Jamrock Cultural Restaurant, Superior, Wis.
When you walk into Jamrock’s small restaurant you will be assailed by glorious smells that you immediately begin to try to sort out and identify. Meanwhile, you will be taking in the island atmosphere of music and decor. At the counter you will find on display a photograph of chef and owner Tony O’Neil’s grandmother from her going home service, and bookended to that is an Anthony Bourdain cookbook—all clues to what lies behind O’Neil’s very popular Caribbean-infused style of cooking.
O’Neil was born in Miami, Fla. and raised in Jamaica. His grandparents owned a restaurant in Jamaica before moving to the United States, and he learned to cook from his grandmother when he was a kid. Now he is a certified chef with the American Culinary Federation and sells jerk chicken and other Jamaican classics, as well as Caribbean-American fusion dishes at Jamrock.
“Cooking at the restaurant is a way to keep family tradition alive,” says O’Neil. “It’s a place to escape, it’s what grandmother did and how I stay connected to her.”
The Bourdain cookbook pays homage to one of O’Neil’s favorite chefs. O’Neil says he admires him because, “Bourdain was a master chef that traveled the world, experienced different cultures, and gave everybody a chance.”
O’Neil says that his Caribbean-infusion style cooking at Jamrock “takes a lot of what you will find in the islands, and infuses it with the dishes that Minnesotans are used to.” It is a personal art that is working well for him, as he sells out every night.
Case-in-point are his braised-short rib quesadillas served with grilled pineapple salsa and a side of Panamanian beans. The grilled pineapple adds a sweet reminder of tropical climes, and the fusion of Mexican-South American, along with bulgogi seasoned ribs, a Korean-style barbeque flavor, makes perfect sense when you are talking Caribbean cooking.
Jamaica, and all the other Caribbean islands, have been a stopping point for many cultures, with opportunities to be influenced by African, Creole, Cajun, Amerindian, Latin American, Middle Eastern and other cuisines.
So, it’s no surprise when you find Jamrock mixing it up with smoked Gouda mac-n-cheese, jerk chicken loaded french fries, or red snapper with collard greens and cornbread. Or, you might find, the dish of the day is a “gigantic burrito, stuffed and smothered, with your choice of jerk chicken, or jerk beef brisket.” Also keep your eyes open for “jerk lobster and deep-fried coconut shrimp pineapple bowls with a pineapple pico served in a pineapple bowl.”
Originally O’Neil came north to play football for the University of North Dakota, eventually finding his way to the Twin Ports. Then, three years ago he was laid off from his railroad job and immediately turned to his cooking experience to support his young family.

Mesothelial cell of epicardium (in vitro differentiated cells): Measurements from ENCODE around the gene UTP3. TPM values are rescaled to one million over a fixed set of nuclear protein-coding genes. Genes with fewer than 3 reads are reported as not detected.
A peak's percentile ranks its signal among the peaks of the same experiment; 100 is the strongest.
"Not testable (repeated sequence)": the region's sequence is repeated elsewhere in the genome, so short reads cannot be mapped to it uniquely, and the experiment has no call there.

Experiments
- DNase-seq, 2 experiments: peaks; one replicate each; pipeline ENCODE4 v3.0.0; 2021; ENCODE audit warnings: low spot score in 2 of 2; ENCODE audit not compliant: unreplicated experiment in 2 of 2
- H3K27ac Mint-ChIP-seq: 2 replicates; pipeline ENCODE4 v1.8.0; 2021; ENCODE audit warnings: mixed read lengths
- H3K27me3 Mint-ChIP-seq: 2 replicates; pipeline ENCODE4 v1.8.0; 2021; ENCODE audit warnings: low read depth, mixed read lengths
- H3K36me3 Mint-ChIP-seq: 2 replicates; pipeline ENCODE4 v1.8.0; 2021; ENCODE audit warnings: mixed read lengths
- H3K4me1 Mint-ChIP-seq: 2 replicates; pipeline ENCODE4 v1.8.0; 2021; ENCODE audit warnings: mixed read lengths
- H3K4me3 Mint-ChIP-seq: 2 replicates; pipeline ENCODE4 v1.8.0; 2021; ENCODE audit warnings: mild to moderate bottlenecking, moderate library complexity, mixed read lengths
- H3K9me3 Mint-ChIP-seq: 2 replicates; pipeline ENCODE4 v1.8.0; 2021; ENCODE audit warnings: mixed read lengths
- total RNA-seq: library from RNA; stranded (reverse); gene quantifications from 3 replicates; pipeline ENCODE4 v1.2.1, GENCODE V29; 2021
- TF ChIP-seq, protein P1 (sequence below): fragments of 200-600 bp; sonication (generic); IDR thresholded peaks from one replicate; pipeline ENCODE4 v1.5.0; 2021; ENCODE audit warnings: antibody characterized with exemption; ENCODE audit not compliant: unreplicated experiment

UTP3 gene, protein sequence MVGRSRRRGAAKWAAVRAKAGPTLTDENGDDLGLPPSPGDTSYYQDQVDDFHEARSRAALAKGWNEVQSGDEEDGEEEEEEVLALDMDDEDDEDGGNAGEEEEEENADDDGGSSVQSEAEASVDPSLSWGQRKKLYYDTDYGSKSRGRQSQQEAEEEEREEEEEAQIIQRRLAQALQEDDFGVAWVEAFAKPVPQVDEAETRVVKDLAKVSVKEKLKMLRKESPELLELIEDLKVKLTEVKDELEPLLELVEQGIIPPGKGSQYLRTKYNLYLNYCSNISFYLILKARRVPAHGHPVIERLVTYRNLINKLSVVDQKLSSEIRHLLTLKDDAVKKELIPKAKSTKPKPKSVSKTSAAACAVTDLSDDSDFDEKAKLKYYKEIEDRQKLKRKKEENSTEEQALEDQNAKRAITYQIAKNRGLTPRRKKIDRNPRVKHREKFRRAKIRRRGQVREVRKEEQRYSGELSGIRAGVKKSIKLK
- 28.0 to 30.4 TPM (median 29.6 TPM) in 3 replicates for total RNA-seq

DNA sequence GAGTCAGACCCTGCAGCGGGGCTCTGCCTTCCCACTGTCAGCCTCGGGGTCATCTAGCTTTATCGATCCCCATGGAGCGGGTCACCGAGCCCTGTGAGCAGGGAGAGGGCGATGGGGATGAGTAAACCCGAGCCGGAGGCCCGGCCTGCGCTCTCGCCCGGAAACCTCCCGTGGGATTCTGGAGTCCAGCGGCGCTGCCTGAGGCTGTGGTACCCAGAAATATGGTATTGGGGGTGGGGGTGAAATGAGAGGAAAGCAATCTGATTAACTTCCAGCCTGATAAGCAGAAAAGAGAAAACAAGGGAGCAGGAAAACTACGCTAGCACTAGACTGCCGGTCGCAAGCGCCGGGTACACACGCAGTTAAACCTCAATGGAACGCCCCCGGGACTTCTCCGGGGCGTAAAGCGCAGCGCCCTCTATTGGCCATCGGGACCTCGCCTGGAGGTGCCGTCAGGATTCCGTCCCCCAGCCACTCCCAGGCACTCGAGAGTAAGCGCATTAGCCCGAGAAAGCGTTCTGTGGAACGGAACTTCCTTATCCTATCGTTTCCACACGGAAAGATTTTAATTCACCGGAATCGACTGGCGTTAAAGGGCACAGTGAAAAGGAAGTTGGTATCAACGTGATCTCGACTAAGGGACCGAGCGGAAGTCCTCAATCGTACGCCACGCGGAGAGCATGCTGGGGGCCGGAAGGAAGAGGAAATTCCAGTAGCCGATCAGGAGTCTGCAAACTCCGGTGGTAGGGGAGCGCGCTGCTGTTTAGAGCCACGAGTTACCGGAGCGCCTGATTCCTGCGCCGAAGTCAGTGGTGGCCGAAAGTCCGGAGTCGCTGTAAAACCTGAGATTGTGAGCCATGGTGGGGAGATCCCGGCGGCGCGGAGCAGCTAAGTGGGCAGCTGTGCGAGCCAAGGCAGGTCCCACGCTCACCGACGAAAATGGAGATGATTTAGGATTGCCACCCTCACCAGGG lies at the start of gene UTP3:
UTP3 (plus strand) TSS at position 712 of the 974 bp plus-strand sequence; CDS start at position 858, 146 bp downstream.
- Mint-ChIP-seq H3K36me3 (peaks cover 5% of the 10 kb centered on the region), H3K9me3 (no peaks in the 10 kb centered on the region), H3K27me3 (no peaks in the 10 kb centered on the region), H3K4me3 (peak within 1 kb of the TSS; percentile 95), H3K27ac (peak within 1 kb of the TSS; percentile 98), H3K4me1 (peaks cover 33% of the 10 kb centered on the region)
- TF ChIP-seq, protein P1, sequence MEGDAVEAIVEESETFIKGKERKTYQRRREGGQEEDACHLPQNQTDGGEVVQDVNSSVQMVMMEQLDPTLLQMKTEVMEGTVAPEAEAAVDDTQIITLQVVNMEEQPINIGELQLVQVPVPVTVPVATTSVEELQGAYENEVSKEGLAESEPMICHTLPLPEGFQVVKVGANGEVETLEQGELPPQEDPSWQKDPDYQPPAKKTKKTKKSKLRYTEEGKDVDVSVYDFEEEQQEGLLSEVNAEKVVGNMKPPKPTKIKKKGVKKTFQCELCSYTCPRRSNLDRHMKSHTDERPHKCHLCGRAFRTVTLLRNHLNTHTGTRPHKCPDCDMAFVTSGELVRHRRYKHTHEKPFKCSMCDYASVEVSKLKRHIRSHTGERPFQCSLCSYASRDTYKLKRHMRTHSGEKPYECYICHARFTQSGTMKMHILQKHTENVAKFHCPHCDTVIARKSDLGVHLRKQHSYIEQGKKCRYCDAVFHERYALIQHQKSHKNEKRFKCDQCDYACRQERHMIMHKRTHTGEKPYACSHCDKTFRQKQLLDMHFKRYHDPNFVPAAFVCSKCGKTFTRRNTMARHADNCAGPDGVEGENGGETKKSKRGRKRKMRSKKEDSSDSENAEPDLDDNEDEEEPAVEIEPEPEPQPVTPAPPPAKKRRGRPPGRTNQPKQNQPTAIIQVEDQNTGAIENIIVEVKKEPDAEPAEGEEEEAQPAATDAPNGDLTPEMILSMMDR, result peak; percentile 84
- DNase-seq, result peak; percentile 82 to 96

“We’ve built some momentum over the last three years,” said O’Neil, who is characteristically understated in just about everything he talks about.
Now, O’Neil says, the northland is so enthusiastic about his cooking that he has no intention of “going back to the other job.” Pushing for 100 takeout orders a day at dinnertime, O’Neil is keen on the idea that he is providing meals for working class families like his own.
“We limit what we do and it works for us. We work for the people who don’t have time to cook a meal for their family, but they want to pick up something that is worth their money,” said O’Neil.
Freedom to do what he wants, not just as his own boss, but in how he cooks is a running theme for O’Neil, who says he “just doesn’t want to be stuck, we do what we want” when the inspiration strikes. That translates into a limited menu that is made by the week, allowing him to adapt to not only what ingredients are available, but also what mood strikes him as he is creating.
Offering just a few menu options a day, and sometimes just one depending on prep time necessary to create the meal he envisions, O’Neil says Jamrock’s most requested menu item is their seafood boil. Dependent on what fresh seafood can be brought in, servings of shrimp, crab, crawfish, Andouille sausage along with potatoes, corn, eggs and amazing seasonings go like hotcakes when he posts it on the menu.
The Real Jamaican Jerk, Thunder Bay
Odette and Douglas Chin are the owners of The Real Jamaican Jerk, a restaurant that has been growing in popularity over the last three years. From Jamaica to the UK and now Canada, Douglas says that there is perhaps a surprising home audience for their specialty foods, which includes their best-seller: oxtail.
The menu that includes signature jerk chicken, curry goat, and fried plantain is “actually pretty popular; there are quite a few Jamaicans here that you would not necessarily recognize,” said Douglas, adding, “Our most popular dish is our most expensive—our specialty oxtail moves as fast as anything and has a particular flavor that most people enjoy.”
Ted’s Kitchen, Thunder Bay
Serving up spicy and warming dishes to Thunder Bay for over a decade, the new Ted’s Kitchen recently moved to bigger quarters to keep up with their many hungry fans. Soup and jerk pork patties, available in spicy or mild, are customer favorites. Ted’s patties are jerked meat wrapped in a crust, similar in form to the pasties of the Iron Range, but with an island flavor. Ted keeps his menu simple, with a “build-your-own” meal choosing from jerked chicken or pork, over rice and peas, with a side of homemade hot sauce.